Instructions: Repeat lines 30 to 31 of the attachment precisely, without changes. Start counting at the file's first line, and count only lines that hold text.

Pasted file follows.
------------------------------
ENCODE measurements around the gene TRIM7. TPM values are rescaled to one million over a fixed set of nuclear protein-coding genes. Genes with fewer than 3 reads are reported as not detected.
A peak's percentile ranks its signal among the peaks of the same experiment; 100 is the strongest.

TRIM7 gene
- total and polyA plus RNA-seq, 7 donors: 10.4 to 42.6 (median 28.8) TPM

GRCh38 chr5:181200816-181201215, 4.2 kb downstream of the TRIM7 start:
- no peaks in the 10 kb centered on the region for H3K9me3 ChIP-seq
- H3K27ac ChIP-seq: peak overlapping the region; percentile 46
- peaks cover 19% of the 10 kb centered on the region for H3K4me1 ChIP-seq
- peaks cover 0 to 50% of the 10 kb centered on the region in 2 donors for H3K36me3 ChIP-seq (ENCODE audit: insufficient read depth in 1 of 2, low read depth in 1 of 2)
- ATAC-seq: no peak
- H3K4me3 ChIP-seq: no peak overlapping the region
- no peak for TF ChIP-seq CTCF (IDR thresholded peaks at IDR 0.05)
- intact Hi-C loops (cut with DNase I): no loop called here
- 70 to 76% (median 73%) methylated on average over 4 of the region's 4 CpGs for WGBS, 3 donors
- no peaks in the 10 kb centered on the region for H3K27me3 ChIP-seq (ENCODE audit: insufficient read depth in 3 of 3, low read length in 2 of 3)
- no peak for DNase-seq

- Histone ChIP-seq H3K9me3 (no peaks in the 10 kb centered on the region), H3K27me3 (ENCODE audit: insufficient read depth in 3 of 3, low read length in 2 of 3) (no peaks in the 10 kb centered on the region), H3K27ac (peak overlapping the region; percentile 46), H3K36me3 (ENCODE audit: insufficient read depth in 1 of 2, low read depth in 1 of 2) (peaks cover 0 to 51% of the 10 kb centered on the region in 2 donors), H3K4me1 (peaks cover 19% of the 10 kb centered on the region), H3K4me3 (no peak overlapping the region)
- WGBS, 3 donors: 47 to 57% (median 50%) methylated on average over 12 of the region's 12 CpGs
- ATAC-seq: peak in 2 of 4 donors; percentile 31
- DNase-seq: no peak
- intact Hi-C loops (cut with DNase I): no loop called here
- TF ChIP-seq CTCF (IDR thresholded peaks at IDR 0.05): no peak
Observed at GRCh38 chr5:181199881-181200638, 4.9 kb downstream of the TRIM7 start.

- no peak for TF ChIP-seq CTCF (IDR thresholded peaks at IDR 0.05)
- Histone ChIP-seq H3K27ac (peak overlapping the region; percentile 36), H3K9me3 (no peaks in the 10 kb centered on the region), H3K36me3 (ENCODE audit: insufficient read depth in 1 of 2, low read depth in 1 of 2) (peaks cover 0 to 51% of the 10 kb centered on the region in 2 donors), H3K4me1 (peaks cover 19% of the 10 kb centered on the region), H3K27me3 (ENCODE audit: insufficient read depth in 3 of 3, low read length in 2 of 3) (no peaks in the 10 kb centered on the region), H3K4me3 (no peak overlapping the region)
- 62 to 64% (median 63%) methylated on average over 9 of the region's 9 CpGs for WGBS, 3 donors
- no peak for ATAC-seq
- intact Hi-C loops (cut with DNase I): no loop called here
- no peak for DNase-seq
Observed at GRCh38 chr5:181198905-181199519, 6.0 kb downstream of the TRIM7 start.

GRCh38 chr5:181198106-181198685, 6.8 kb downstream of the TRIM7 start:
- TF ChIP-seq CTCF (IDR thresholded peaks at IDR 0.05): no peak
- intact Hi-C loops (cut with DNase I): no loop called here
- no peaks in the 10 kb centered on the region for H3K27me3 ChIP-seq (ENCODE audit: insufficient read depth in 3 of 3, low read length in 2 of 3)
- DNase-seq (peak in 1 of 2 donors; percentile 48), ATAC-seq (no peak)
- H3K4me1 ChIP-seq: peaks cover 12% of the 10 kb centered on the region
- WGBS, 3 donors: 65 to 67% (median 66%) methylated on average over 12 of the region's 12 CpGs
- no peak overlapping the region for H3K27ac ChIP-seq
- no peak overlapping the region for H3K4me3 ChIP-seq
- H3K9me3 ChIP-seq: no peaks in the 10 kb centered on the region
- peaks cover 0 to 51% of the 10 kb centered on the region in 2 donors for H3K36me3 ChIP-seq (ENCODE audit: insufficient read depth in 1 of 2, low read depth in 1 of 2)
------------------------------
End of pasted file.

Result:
Observed at GRCh38 chr5:181198905-181199519, 6.0 kb downstream of the TRIM7 start.

GRCh38 chr5:181198106-181198685, 6.8 kb downstream of the TRIM7 start: